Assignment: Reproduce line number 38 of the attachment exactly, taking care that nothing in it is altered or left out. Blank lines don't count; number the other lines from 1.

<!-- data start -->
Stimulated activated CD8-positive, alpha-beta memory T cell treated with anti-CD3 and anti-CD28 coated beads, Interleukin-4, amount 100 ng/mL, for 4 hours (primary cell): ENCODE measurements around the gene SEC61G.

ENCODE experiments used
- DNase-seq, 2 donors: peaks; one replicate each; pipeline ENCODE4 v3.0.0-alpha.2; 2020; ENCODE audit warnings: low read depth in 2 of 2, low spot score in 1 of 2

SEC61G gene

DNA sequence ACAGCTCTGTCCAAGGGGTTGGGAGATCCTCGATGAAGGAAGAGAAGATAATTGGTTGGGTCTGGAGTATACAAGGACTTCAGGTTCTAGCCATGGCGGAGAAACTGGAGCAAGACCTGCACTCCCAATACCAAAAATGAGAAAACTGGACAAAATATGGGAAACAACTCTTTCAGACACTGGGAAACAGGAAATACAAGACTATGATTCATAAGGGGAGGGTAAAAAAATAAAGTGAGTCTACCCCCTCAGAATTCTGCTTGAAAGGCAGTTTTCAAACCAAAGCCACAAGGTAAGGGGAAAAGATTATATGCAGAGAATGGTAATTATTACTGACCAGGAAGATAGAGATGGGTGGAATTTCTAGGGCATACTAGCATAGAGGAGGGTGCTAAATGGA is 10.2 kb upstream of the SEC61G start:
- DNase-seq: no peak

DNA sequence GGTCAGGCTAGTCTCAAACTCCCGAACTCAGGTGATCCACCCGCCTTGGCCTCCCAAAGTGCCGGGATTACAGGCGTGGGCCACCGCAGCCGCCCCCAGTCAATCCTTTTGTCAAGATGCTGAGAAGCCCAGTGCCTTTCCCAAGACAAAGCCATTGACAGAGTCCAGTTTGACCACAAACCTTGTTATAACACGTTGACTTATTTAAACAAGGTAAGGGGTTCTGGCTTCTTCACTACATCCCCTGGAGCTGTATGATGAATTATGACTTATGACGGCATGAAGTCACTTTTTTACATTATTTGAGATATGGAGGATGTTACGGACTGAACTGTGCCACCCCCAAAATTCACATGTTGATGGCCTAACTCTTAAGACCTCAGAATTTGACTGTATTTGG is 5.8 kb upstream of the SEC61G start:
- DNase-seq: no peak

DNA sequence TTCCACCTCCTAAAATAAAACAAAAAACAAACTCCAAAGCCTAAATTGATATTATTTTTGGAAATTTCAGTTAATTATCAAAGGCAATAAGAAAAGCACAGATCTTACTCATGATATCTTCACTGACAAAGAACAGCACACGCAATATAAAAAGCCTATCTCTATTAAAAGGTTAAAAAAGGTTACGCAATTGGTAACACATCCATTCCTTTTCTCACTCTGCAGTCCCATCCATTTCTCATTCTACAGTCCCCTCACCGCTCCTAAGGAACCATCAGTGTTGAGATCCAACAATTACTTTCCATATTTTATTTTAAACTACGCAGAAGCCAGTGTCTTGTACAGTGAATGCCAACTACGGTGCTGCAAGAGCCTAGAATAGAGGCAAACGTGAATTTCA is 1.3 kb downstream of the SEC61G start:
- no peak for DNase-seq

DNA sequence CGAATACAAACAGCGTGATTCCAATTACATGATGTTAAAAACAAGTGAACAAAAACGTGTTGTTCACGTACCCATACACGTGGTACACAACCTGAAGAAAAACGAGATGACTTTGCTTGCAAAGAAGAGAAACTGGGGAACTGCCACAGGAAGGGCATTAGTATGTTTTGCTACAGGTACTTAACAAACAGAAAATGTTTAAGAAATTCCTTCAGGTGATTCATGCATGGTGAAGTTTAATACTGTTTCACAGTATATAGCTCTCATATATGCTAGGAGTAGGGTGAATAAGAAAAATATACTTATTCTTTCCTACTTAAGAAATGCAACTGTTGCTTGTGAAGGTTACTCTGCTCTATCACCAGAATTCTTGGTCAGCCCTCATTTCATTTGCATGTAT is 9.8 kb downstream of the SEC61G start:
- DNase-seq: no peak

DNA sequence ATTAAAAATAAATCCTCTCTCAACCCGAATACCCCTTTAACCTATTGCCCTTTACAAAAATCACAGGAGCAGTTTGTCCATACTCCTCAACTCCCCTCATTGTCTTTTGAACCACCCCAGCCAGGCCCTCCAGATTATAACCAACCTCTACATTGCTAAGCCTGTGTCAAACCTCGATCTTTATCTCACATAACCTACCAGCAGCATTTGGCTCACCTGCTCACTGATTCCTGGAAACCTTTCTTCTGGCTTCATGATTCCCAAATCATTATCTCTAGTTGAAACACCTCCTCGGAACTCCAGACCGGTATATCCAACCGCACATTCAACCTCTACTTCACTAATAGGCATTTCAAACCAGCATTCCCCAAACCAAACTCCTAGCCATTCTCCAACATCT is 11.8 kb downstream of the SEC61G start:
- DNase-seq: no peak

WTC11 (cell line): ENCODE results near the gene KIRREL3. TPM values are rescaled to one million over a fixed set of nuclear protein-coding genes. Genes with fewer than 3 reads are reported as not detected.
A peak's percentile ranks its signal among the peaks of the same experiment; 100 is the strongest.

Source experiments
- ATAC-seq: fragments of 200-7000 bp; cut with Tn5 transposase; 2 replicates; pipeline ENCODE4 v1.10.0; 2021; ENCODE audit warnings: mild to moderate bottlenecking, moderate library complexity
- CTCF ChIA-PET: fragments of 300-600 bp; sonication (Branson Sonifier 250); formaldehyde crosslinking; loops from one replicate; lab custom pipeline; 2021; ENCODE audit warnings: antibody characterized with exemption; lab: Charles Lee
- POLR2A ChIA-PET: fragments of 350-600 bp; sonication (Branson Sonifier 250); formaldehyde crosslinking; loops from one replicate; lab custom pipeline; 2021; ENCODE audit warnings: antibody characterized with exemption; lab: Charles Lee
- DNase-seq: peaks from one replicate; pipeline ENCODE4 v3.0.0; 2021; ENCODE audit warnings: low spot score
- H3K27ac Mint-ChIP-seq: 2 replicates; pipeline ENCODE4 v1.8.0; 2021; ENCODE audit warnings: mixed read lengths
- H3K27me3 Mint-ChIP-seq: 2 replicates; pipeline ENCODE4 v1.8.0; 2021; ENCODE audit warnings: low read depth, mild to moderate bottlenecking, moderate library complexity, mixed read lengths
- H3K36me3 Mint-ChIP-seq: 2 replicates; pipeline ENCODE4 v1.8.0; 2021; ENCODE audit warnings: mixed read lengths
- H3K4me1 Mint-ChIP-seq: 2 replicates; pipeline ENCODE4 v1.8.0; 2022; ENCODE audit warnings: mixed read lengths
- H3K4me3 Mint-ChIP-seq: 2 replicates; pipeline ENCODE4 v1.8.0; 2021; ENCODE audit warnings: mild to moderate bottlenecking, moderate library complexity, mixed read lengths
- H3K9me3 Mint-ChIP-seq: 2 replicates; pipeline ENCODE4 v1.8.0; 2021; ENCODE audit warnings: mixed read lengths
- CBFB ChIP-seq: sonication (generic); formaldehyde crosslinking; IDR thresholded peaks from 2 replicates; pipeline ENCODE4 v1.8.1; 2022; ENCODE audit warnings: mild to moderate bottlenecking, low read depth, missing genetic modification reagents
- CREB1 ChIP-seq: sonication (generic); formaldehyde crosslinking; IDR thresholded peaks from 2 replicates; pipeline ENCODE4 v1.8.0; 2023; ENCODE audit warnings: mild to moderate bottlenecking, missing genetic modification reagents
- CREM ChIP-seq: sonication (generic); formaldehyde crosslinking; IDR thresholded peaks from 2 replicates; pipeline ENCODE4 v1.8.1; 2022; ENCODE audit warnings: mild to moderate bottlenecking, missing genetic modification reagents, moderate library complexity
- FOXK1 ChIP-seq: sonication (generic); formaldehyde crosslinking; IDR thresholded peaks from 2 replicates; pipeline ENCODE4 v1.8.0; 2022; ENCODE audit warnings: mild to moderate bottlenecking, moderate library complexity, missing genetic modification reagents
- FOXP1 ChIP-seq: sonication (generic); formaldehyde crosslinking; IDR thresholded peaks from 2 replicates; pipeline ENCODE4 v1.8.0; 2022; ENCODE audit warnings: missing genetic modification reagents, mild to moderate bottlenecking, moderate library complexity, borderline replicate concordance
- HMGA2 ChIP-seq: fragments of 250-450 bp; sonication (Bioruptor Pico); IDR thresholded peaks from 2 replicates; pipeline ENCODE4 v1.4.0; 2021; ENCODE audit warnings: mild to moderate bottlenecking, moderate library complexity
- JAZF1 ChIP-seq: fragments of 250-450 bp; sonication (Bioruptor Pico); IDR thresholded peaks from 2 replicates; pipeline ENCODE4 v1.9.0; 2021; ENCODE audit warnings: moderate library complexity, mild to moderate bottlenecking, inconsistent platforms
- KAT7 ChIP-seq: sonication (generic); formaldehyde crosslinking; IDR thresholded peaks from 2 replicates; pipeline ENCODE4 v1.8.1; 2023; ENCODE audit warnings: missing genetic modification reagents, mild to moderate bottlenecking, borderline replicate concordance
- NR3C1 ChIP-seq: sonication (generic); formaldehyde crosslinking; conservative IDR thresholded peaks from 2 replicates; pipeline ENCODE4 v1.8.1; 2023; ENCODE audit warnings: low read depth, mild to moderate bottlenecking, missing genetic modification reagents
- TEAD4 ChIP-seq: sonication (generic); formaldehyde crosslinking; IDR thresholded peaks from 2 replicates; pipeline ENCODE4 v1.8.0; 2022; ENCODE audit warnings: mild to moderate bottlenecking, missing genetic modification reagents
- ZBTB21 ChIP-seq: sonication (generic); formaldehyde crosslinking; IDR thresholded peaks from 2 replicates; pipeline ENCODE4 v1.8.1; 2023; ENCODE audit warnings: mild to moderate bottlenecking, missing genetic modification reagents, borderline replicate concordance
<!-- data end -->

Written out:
- ZBTB21 ChIP-seq: sonication (generic); formaldehyde crosslinking; IDR thresholded peaks from 2 replicates; pipeline ENCODE4 v1.8.1; 2023; ENCODE audit warnings: mild to moderate bottlenecking, missing genetic modification reagents, borderline replicate concordance